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The manual for my dishwasher as well as the warning sign on a box of dishwasher salt says that you should never load food salt into the water softener because it will damage the ion exchanger.

Given that table crystal salt (with no iodine and/or ferrocyanides added) costs 20 times less than dishwasher salt and it says "99.9% NaCl + traces of other minerals" on both packs, I wondered if it is true?

Are there proven cases of a dishwasher broken through usage of table salt in the water softener?

  • 1
    What sort of device are you using? I am only familiar with the water softner devices that are huge things where you buy 40lb bags of large salt chunks and put those in. – JasonR Oct 13 '11 at 13:24
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    20 times less? Really? Where I live they have pretty much the same price... (0.5-1 euro/Kg depending on the brand) – nico Oct 13 '11 at 16:39
  • @Brightblades: a Bosch, don't remember the exact model. It has a container which you fill with the water (once) then with the salt. It fits about 300 g. of salt which is enough for about a week. – Quassnoi Oct 13 '11 at 18:14
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    @nico: crystal table salt (which is actually the cheapest kind) costs an equivalent of about 0.1 euro/kg here (in Russia), and dishwasher salt costs 2 to 3 euro/kg, depending on the brand. But which is more important, the dishwasher I'm asking about is located in the village house, and the local convenience store has detergent and rinse agent but no salt, everyone just uses crystal salt. – Quassnoi Oct 13 '11 at 18:22
  • As a side note...... I used regular table salt in my dishwasher and wrecked the pump ....a 300.00 fix..... The repairman said that table salt or any salt for that matter is corrosive..... That's why northern cars and those by the sea have rust on them. No more salt for me. – user31818 Mar 17 '16 at 19:19
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The main reason that you should not use table salt is because the .1% that isn't NaCl is usually some sort of drying agent to keep the salt from clumping and caking. Furthermore, table salts tend to clog up when wet. Additionally, the size and shape of the salt crystals will play into how the water softener works. Table salt is generally very fine, and comes in much more regularly shaped crystals, whereas the type of salts used in water softeners are sized and shaped so as not to clump and stick together when wet.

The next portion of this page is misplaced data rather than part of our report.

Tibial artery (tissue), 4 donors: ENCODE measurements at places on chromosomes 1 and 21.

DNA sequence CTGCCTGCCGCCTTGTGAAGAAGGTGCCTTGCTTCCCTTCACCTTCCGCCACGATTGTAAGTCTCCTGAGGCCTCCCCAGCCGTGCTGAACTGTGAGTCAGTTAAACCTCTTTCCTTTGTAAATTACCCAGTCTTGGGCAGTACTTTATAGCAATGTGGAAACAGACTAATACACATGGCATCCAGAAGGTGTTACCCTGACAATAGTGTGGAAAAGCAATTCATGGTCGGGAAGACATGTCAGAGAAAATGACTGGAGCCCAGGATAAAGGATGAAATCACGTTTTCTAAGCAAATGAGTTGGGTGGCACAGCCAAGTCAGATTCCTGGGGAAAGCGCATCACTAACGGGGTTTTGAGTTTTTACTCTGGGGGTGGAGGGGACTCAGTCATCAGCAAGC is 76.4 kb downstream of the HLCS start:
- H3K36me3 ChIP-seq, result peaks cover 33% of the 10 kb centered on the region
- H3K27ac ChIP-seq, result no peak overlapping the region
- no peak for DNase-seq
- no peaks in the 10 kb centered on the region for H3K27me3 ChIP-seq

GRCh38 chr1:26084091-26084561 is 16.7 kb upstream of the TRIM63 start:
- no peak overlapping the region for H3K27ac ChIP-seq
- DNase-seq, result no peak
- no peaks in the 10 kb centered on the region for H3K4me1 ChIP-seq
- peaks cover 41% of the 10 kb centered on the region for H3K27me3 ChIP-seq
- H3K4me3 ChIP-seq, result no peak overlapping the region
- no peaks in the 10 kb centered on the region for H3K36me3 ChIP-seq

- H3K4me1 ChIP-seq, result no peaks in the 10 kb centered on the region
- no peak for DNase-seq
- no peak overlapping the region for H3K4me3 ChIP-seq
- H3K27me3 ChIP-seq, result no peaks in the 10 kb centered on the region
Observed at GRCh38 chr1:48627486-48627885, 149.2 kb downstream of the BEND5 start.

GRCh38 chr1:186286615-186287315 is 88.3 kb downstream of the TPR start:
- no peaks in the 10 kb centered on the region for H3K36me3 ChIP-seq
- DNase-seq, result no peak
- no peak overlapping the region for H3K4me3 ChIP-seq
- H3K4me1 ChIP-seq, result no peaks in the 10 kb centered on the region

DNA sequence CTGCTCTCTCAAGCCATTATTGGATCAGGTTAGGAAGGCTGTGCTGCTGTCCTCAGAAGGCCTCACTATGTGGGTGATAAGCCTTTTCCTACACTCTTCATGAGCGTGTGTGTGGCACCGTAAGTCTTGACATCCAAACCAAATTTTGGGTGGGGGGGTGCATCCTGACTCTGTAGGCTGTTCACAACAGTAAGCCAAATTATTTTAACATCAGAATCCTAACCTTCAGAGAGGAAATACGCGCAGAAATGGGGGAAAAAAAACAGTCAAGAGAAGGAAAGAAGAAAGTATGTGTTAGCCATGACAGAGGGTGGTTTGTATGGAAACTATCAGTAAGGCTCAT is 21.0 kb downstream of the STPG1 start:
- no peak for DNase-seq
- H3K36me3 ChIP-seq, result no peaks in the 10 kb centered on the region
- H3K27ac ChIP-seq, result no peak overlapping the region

By using table salts, there appears to be some customers that have broken their dishwashers.

Now, I see you mention that it is a "community" washer in the comments. This may have a different effect on what type of salt is used. Generally, industrial strength washers may have upgraded components to handle "abuse" but numerous users. it may be that your community's washer has an extra powerful pump or something to deal with the anticipated abuses. It's impossible to tell without knowing the make and model though.

Hope that helps.

  • +1, although often you'll find anticaking agents also in table salt. Also, rock salt (which is what I would use for the washing machine) does not really clog up as much. – nico Oct 14 '11 at 5:30
  • Great answer, thanks. Crystal salt available here contains no (intentional) additives (it's primarily intended for home canning and curing and additives, particularly NaI, inhibit the fermenting activity). Also it's very coarse, though the crystals are less in size that those in the dishwasher salt. BTW, your link to fixya leads to a question form, not to the actual problem. – Quassnoi Oct 14 '11 at 6:53
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    @nico, those anti-caking agents are not designed to react well in a wet environment like a water softener (like I said in my answer). In an environment like that, they actually cause more clumping than prevent it. – Larian LeQuella Oct 17 '11 at 23:02
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    @Quassnoi, yes, the type of salt for canning may actually work given what I know of that (I am not an expert, I only play one on the internet). – Larian LeQuella Oct 17 '11 at 23:03

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